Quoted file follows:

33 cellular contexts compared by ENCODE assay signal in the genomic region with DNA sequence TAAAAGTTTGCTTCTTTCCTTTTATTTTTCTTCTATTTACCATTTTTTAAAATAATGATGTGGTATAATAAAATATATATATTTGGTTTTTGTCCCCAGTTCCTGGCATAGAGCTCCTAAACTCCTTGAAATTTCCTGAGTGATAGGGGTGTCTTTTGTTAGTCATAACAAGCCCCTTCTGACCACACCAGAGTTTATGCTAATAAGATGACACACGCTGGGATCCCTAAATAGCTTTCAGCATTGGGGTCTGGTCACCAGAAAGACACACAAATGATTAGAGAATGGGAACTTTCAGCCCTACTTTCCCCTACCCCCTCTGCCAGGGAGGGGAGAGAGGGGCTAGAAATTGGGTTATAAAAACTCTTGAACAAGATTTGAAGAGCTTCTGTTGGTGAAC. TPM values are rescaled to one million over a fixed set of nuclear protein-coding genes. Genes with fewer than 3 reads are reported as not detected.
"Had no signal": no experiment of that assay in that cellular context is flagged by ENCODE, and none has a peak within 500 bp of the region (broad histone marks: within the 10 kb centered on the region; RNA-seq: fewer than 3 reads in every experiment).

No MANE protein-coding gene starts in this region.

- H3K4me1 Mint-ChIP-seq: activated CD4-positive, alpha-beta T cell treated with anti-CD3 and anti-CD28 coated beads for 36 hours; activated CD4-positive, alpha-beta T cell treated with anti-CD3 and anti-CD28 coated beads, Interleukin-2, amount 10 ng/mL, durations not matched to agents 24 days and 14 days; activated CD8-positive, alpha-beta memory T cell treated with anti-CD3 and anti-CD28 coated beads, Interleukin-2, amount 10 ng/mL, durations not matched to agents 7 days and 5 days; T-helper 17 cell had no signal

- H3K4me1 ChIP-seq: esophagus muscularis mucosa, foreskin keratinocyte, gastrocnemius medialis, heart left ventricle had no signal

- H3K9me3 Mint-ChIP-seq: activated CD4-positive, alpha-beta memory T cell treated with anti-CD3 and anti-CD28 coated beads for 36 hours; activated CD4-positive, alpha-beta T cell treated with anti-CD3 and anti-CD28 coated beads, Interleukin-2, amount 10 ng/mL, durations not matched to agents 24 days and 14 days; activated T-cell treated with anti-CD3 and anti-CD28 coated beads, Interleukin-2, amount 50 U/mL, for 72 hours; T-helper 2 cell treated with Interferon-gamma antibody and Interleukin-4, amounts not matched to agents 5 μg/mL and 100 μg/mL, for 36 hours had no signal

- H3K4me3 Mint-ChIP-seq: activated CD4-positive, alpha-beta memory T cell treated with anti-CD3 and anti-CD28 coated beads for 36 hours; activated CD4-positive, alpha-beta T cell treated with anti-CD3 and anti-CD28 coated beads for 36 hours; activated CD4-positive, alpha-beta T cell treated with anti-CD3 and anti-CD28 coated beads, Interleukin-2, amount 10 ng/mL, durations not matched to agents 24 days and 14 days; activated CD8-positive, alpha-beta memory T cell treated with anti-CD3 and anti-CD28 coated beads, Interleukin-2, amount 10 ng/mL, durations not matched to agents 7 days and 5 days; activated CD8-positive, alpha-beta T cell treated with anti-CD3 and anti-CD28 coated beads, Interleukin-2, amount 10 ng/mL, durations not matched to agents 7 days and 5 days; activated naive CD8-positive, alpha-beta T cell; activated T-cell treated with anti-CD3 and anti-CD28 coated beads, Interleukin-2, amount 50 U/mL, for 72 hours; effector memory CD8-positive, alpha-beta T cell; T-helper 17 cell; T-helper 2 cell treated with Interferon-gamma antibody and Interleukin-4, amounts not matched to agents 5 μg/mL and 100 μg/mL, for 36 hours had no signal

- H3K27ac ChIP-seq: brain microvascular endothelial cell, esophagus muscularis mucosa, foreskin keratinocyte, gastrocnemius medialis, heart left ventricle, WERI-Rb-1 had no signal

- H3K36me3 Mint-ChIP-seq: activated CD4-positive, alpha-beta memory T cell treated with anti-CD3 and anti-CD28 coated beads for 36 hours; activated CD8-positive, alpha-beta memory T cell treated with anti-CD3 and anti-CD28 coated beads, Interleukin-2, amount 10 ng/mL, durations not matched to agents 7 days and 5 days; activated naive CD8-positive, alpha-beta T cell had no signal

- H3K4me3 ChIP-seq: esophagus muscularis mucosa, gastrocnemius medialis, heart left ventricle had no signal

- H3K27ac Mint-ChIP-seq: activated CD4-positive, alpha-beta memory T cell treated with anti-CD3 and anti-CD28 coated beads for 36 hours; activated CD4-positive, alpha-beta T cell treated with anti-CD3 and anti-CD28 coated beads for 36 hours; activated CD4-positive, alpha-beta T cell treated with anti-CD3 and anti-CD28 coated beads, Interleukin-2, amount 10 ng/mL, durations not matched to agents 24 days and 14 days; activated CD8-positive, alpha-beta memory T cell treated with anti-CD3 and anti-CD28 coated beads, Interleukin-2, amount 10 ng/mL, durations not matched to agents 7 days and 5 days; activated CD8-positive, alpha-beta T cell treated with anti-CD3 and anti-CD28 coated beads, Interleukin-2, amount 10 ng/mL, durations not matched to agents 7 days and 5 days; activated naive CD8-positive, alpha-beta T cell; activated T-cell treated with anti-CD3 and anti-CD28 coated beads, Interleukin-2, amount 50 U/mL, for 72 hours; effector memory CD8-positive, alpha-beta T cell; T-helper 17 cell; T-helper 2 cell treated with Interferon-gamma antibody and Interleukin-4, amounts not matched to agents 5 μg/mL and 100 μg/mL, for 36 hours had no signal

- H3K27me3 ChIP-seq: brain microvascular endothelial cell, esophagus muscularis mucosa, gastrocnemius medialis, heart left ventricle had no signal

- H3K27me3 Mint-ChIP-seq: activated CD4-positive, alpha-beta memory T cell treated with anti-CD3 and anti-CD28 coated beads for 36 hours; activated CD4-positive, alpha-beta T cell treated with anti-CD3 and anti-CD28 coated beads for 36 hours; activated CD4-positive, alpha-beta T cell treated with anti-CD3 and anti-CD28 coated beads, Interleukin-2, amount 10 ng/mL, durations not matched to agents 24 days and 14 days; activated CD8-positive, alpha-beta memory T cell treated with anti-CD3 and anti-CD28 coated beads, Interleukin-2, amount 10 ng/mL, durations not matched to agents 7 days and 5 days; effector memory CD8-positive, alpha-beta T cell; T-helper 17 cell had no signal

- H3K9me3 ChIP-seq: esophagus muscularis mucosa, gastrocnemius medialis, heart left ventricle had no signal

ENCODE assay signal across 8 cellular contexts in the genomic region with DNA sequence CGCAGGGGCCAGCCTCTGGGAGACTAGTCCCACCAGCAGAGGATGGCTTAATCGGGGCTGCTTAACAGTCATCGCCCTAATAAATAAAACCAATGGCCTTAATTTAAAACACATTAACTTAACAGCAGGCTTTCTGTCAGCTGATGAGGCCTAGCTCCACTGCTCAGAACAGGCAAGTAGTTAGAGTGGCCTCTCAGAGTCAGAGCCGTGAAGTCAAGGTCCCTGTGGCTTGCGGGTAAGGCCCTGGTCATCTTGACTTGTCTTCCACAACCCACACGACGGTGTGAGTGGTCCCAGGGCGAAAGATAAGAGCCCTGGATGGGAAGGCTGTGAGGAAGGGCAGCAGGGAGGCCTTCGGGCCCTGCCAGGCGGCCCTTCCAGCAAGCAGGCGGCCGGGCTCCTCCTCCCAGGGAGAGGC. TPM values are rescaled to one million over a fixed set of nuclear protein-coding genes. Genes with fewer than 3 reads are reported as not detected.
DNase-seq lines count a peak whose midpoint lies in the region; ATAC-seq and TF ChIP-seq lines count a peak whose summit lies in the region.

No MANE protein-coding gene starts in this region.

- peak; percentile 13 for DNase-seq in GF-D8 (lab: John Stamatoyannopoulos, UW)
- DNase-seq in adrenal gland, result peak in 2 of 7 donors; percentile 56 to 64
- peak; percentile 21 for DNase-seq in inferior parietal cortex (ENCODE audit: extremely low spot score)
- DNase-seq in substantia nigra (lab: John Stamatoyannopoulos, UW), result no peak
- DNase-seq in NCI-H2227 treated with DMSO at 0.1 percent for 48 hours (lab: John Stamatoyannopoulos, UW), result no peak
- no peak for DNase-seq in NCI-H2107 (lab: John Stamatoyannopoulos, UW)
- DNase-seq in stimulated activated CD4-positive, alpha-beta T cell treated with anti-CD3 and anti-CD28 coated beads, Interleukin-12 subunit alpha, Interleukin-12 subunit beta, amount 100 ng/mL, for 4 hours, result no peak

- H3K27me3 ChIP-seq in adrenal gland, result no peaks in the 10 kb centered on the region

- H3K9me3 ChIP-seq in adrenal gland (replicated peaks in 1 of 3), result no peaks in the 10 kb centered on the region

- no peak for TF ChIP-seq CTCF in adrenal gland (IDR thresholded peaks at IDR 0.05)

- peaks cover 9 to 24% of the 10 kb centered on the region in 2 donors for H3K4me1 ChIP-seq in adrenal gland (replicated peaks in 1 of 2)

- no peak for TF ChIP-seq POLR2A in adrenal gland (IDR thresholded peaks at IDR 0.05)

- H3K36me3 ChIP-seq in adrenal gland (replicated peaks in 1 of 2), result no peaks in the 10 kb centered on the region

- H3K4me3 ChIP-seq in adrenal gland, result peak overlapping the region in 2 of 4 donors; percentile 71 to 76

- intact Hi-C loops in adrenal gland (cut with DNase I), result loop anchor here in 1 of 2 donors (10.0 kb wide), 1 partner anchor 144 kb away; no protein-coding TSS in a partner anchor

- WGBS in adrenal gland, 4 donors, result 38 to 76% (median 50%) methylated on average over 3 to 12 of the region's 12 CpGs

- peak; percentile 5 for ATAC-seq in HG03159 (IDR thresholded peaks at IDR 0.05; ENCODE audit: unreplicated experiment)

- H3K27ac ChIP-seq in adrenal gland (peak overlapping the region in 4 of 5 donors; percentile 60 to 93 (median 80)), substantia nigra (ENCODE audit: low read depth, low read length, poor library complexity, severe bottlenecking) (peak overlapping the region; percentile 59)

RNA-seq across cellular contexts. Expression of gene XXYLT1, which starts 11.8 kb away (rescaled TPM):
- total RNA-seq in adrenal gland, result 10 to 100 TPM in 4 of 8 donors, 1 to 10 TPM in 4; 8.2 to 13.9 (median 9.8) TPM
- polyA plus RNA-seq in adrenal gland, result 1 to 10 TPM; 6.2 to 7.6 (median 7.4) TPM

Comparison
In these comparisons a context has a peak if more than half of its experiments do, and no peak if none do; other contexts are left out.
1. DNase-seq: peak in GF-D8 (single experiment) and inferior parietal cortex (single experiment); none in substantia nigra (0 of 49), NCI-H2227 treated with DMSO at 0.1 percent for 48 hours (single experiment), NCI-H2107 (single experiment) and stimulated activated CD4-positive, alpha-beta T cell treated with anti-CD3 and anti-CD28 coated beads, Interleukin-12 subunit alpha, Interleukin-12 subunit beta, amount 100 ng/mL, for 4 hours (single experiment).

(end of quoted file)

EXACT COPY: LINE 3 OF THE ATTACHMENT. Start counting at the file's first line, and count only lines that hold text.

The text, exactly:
No MANE protein-coding gene starts in this region.